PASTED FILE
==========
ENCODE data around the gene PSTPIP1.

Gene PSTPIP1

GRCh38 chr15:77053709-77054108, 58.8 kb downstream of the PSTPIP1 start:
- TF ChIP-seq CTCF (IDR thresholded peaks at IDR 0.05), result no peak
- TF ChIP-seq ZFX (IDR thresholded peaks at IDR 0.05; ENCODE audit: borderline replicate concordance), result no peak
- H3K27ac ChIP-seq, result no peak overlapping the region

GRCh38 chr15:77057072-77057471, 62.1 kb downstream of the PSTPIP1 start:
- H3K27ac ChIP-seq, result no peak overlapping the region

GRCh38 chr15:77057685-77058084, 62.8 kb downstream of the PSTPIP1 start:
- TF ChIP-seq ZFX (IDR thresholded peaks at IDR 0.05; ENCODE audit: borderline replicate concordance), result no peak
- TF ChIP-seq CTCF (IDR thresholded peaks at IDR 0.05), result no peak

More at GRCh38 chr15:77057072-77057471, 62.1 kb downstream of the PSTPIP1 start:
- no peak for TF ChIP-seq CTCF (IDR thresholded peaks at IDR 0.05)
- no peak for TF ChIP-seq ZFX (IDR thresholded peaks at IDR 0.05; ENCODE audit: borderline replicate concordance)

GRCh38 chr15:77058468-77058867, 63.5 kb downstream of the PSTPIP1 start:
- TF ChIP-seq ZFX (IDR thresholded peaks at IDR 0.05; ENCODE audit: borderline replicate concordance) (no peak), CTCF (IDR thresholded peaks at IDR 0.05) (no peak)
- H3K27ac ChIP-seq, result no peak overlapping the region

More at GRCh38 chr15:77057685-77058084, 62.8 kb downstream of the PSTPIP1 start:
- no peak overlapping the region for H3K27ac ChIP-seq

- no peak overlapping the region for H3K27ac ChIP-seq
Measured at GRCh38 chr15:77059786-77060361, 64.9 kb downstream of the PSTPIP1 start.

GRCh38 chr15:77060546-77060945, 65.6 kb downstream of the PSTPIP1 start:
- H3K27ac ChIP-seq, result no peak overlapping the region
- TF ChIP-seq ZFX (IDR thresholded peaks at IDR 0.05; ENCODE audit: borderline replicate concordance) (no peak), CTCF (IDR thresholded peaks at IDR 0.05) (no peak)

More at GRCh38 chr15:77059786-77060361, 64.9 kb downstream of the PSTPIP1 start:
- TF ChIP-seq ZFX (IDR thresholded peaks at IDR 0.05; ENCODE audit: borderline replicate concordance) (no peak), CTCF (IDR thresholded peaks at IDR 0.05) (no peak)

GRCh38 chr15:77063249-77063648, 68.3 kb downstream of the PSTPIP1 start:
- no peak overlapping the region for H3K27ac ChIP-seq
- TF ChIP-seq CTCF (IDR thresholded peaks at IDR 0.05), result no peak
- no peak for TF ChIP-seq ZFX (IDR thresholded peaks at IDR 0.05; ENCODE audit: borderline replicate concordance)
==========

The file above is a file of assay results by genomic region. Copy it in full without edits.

ENCODE data around the gene PSTPIP1.

Gene PSTPIP1

GRCh38 chr15:77053709-77054108, 58.8 kb downstream of the PSTPIP1 start:
- TF ChIP-seq CTCF (IDR thresholded peaks at IDR 0.05), result no peak
- TF ChIP-seq ZFX (IDR thresholded peaks at IDR 0.05; ENCODE audit: borderline replicate concordance), result no peak
- H3K27ac ChIP-seq, result no peak overlapping the region

GRCh38 chr15:77057072-77057471, 62.1 kb downstream of the PSTPIP1 start:
- H3K27ac ChIP-seq, result no peak overlapping the region

GRCh38 chr15:77057685-77058084, 62.8 kb downstream of the PSTPIP1 start:
- TF ChIP-seq ZFX (IDR thresholded peaks at IDR 0.05; ENCODE audit: borderline replicate concordance), result no peak
- TF ChIP-seq CTCF (IDR thresholded peaks at IDR 0.05), result no peak

More at GRCh38 chr15:77057072-77057471, 62.1 kb downstream of the PSTPIP1 start:
- no peak for TF ChIP-seq CTCF (IDR thresholded peaks at IDR 0.05)
- no peak for TF ChIP-seq ZFX (IDR thresholded peaks at IDR 0.05; ENCODE audit: borderline replicate concordance)

GRCh38 chr15:77058468-77058867, 63.5 kb downstream of the PSTPIP1 start:
- TF ChIP-seq ZFX (IDR thresholded peaks at IDR 0.05; ENCODE audit: borderline replicate concordance) (no peak), CTCF (IDR thresholded peaks at IDR 0.05) (no peak)
- H3K27ac ChIP-seq, result no peak overlapping the region

More at GRCh38 chr15:77057685-77058084, 62.8 kb downstream of the PSTPIP1 start:
- no peak overlapping the region for H3K27ac ChIP-seq

- no peak overlapping the region for H3K27ac ChIP-seq
Measured at GRCh38 chr15:77059786-77060361, 64.9 kb downstream of the PSTPIP1 start.

GRCh38 chr15:77060546-77060945, 65.6 kb downstream of the PSTPIP1 start:
- H3K27ac ChIP-seq, result no peak overlapping the region
- TF ChIP-seq ZFX (IDR thresholded peaks at IDR 0.05; ENCODE audit: borderline replicate concordance) (no peak), CTCF (IDR thresholded peaks at IDR 0.05) (no peak)

More at GRCh38 chr15:77059786-77060361, 64.9 kb downstream of the PSTPIP1 start:
- TF ChIP-seq ZFX (IDR thresholded peaks at IDR 0.05; ENCODE audit: borderline replicate concordance) (no peak), CTCF (IDR thresholded peaks at IDR 0.05) (no peak)

GRCh38 chr15:77063249-77063648, 68.3 kb downstream of the PSTPIP1 start:
- no peak overlapping the region for H3K27ac ChIP-seq
- TF ChIP-seq CTCF (IDR thresholded peaks at IDR 0.05), result no peak
- no peak for TF ChIP-seq ZFX (IDR thresholded peaks at IDR 0.05; ENCODE audit: borderline replicate concordance)